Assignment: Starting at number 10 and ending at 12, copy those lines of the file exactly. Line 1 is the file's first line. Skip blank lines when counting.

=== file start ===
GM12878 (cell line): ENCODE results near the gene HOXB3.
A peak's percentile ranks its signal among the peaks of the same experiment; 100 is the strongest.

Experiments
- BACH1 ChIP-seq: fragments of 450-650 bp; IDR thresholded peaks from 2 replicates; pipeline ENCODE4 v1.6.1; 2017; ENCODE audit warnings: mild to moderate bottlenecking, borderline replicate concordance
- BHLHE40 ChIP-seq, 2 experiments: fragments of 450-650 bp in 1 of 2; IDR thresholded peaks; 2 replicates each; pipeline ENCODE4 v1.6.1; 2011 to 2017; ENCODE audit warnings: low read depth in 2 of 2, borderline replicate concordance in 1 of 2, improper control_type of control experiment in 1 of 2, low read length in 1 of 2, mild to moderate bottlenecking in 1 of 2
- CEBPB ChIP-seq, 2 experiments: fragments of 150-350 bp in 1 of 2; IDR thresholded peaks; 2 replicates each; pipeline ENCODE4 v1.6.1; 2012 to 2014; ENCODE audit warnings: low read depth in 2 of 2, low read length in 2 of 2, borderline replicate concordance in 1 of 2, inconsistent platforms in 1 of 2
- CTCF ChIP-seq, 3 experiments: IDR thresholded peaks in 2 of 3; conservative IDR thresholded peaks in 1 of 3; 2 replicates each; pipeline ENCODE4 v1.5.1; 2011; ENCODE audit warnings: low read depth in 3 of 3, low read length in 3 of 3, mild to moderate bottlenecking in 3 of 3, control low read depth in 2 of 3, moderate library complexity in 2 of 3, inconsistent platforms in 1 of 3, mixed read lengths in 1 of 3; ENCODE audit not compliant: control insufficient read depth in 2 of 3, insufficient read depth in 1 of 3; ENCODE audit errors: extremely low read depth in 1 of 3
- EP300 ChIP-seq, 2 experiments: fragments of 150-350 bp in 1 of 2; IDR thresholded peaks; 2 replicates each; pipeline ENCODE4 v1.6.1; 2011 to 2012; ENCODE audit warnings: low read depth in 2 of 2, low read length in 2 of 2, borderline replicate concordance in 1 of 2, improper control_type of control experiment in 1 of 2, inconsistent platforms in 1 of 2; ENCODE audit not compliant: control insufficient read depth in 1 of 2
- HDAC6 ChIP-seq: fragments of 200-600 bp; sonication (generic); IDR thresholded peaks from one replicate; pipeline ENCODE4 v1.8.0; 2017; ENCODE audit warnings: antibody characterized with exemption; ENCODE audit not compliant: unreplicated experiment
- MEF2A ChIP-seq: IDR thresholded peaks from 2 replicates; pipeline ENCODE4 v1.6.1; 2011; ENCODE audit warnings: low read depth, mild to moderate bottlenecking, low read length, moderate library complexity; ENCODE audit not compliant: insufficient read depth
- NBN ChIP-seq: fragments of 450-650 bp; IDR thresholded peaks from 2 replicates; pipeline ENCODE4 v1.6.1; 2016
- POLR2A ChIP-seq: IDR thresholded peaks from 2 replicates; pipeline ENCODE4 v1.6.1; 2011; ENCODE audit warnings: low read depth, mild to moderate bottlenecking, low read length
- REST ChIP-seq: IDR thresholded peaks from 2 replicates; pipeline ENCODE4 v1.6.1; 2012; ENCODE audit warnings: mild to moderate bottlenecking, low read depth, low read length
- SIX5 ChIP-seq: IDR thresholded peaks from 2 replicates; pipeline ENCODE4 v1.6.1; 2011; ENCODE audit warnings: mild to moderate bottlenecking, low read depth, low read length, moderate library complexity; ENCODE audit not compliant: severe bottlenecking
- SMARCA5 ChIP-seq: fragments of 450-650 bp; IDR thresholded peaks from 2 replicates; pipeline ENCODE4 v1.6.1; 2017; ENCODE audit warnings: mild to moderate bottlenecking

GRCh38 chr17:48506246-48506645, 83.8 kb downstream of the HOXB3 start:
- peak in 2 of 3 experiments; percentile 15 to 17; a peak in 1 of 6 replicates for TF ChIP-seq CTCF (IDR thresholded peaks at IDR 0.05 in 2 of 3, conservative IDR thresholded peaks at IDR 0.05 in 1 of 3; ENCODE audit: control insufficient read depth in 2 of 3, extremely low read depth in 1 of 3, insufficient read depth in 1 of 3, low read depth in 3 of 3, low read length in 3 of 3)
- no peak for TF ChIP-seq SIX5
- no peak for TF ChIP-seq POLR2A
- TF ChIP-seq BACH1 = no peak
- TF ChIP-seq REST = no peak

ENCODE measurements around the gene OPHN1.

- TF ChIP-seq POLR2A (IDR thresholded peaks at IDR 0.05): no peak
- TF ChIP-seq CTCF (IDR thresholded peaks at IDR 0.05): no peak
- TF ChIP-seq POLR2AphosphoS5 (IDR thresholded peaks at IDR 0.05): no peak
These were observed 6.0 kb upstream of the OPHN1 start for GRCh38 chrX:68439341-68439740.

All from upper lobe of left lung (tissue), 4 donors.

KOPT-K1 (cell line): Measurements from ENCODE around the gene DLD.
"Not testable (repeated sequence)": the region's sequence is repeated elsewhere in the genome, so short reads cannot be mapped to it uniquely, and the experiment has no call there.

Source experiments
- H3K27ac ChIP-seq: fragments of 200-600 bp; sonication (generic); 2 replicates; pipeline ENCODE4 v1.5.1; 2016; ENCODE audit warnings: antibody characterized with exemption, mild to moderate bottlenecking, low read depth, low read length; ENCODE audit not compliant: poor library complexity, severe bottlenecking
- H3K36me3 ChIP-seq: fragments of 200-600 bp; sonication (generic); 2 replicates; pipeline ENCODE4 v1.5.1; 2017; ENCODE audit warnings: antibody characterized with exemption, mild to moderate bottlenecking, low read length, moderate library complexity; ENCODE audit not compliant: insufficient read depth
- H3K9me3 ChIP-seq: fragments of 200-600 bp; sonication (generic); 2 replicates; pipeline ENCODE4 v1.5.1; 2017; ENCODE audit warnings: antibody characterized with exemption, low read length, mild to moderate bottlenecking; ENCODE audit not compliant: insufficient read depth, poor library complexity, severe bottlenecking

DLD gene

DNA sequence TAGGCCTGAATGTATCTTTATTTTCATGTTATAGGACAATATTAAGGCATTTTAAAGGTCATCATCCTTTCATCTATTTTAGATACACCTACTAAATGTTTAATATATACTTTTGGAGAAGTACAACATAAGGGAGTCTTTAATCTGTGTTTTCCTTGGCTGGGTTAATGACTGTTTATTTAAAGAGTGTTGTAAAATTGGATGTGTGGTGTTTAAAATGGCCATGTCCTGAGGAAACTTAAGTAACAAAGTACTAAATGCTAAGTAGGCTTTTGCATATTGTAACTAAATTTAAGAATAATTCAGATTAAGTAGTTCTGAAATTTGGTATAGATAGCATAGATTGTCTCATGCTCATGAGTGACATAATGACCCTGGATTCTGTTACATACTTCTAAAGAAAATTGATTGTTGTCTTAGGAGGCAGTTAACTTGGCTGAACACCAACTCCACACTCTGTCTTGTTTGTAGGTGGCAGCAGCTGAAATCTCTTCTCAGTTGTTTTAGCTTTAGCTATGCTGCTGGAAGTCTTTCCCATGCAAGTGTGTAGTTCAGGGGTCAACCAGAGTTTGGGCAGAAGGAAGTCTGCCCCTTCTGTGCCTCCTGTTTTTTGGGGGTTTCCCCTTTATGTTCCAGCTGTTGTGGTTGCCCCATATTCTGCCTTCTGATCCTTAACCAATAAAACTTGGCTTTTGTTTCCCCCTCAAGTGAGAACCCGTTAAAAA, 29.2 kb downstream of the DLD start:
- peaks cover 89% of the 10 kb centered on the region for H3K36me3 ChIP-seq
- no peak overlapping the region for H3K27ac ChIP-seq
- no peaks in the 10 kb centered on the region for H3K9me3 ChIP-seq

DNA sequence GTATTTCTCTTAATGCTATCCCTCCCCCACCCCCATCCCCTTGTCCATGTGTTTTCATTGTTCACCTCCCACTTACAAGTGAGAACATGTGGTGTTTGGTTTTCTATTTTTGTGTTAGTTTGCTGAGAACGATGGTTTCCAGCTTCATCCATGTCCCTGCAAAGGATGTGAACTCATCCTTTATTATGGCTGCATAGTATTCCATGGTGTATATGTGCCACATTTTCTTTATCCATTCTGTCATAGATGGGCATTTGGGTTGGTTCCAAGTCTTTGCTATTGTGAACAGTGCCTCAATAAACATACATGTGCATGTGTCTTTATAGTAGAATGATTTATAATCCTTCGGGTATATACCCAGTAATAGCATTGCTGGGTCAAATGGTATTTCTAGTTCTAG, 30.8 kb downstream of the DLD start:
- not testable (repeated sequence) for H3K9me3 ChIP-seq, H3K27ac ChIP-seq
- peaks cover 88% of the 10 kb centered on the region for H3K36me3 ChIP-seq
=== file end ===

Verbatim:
- MEF2A ChIP-seq: IDR thresholded peaks from 2 replicates; pipeline ENCODE4 v1.6.1; 2011; ENCODE audit warnings: low read depth, mild to moderate bottlenecking, low read length, moderate library complexity; ENCODE audit not compliant: insufficient read depth
- NBN ChIP-seq: fragments of 450-650 bp; IDR thresholded peaks from 2 replicates; pipeline ENCODE4 v1.6.1; 2016
- POLR2A ChIP-seq: IDR thresholded peaks from 2 replicates; pipeline ENCODE4 v1.6.1; 2011; ENCODE audit warnings: low read depth, mild to moderate bottlenecking, low read length